Case Series of the Management of Surgical Site Infection Following Thoracic Spinal Surgeries During COVID Pandemic

Volume 3 | Issue 1 | April-September 2022 | page: 24-31 | Neetin Mahajan, Sunny Sangma, Jayesh Mhatre, Pritam Talukder

DOI: 10.13107/bbj.2022.v03i01.036


Authors: Neetin Mahajan [1], Sunny Sangma [1], Jayesh Mhatre [1], Pritam Talukder [1]

[1] Department of Orthopaedics, Grant Government Medical College, Mumbai, Maharashtra, India.

Address of Correspondence

Dr. Sunny Sangma,
Department of Orthopaedics, Grant Government Medical College, Mumbai, Maharashtra, India.
E-mail: Sunnysangma11@gmail.com


Abstract


Introduction: Post-operative spinal wound infection increases the morbidity of the patient and the cost of healthcare. Despite the development of prophylactic antibiotics and advances in surgical technique and post-operative care, wound infection continues to compromise patient outcome after spinal surgery. This kind of infection places the patient at risk for pseudoarthrosis, adverse neurologic sequelae, chronic pain, deformity, and even death. In spite of all preventive measures, the SSI following spinal surgeries are 1% among operated spinal instrumentation.
Case Series: Here, we present a series of three patients who presented to us with post-operative surgical site infection (SSI) in spine surgery in the form of wound, discharge, and other complaints. Out of all, two of them were operated with debridement and skin closure followed by broad spectrum IV antibiotics and one of them managed with vacuum-assisted closure dressing and high antibiotics sensitive to organisms found in wound culture. Optimization by building up hemoglobin, supplementing micronutrients including Vitamin C, D, and B12 and high protein diet was started as adjuvant therapy and all of them was discharged with healthy wound.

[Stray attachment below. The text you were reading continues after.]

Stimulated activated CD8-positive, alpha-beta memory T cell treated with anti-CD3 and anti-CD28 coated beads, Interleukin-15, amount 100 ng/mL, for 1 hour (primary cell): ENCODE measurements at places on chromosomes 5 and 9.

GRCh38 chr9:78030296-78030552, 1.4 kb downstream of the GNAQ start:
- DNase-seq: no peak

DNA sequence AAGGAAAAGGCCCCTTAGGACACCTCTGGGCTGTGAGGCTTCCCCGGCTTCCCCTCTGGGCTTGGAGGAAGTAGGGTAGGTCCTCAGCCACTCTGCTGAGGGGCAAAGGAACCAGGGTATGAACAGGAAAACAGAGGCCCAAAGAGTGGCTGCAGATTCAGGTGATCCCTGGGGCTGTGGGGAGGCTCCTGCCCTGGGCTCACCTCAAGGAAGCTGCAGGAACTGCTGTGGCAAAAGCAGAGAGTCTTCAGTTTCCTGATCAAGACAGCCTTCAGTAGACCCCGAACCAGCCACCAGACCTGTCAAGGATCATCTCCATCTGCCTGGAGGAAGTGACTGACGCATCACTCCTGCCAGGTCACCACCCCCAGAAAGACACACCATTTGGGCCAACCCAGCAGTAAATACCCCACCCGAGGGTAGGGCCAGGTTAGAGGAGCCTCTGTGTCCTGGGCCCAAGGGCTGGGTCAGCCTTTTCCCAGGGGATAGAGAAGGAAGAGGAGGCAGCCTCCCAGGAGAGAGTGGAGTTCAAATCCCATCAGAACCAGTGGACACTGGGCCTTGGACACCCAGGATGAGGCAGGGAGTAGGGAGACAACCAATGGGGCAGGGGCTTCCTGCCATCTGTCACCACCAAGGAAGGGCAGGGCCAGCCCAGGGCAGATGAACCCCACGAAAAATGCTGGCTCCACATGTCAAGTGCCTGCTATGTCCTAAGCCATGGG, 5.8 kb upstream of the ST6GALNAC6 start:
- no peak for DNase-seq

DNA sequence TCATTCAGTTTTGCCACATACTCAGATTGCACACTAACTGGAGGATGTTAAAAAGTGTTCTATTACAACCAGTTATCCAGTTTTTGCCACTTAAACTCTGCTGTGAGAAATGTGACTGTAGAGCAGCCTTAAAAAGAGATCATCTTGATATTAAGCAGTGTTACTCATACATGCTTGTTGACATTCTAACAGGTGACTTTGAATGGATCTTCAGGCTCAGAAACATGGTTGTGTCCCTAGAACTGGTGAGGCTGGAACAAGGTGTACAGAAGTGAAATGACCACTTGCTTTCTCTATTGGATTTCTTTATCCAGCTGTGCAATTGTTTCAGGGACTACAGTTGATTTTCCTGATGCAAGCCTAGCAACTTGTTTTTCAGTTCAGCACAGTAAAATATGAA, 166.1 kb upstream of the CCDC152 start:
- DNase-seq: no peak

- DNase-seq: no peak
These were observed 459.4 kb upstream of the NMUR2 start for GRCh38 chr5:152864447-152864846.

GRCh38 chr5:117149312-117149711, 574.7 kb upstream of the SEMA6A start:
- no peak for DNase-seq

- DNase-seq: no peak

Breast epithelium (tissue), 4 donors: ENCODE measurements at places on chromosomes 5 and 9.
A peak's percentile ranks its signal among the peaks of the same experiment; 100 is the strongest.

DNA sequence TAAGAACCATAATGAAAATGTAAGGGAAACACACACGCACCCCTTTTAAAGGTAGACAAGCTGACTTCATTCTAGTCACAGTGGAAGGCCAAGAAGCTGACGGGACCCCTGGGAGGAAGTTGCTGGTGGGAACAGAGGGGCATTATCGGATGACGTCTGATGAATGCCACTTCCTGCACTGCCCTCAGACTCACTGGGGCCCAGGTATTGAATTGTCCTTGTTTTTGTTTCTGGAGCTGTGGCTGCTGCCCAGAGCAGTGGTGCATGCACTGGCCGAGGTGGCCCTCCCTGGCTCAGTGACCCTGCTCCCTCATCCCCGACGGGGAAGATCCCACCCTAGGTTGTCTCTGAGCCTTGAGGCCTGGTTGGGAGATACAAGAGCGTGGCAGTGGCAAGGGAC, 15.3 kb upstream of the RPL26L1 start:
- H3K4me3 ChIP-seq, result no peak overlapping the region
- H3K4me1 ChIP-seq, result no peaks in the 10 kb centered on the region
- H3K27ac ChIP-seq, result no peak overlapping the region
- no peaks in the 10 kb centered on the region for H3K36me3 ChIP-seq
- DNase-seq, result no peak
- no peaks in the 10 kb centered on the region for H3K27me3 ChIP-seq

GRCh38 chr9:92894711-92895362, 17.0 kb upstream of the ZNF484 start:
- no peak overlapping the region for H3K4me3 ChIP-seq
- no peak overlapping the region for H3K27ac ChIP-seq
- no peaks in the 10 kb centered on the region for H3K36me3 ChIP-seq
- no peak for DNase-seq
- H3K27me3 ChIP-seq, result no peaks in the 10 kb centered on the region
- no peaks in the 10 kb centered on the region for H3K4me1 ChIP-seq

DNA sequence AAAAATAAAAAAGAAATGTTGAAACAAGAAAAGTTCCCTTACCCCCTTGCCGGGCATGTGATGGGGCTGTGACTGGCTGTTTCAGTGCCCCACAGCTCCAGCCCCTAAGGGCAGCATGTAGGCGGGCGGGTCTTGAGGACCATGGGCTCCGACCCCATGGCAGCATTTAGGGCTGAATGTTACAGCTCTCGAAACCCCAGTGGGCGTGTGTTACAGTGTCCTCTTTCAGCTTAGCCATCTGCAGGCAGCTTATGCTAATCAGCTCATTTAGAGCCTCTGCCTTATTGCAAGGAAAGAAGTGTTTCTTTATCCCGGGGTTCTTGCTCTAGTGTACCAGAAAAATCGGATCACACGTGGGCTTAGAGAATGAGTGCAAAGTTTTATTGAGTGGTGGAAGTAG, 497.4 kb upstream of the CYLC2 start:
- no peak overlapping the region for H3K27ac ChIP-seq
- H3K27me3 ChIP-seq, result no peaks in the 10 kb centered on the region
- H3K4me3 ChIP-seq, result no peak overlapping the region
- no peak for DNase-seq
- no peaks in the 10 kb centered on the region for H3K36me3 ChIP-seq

Conclusion: SSI in spine surgery is a common but challenging complication, particularly after instrumental spinal arthrodesis. Using meticulous aseptic technique, intra-operative irrigation, prophylactic antibiotics, and optimizing patient factors preoperatively are key to preventing a SSI. In patients who still develop an infection despite efforts at prevention, timely diagnosis and treatment are critical. Instrumentation can be retained while still successfully clearing an early infection, although following fusion, instrumentation can be removed if lifetime oral antibiotic suppression is either not indicated or undesirable.
Keywords: Spine surgery, Postoperative infections, Surgical site infection, Spinal instrumentation.


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How to Cite this Article: Mahajan N, Sangma S, Mhatre J, Talukder P | Case Series of the Management of Surgical Site Infection Following Thoracic Spinal Surgeries During COVID Pandemic | Back Bone: The Spine Journal | April-September 2022; 3(1): 24-31.

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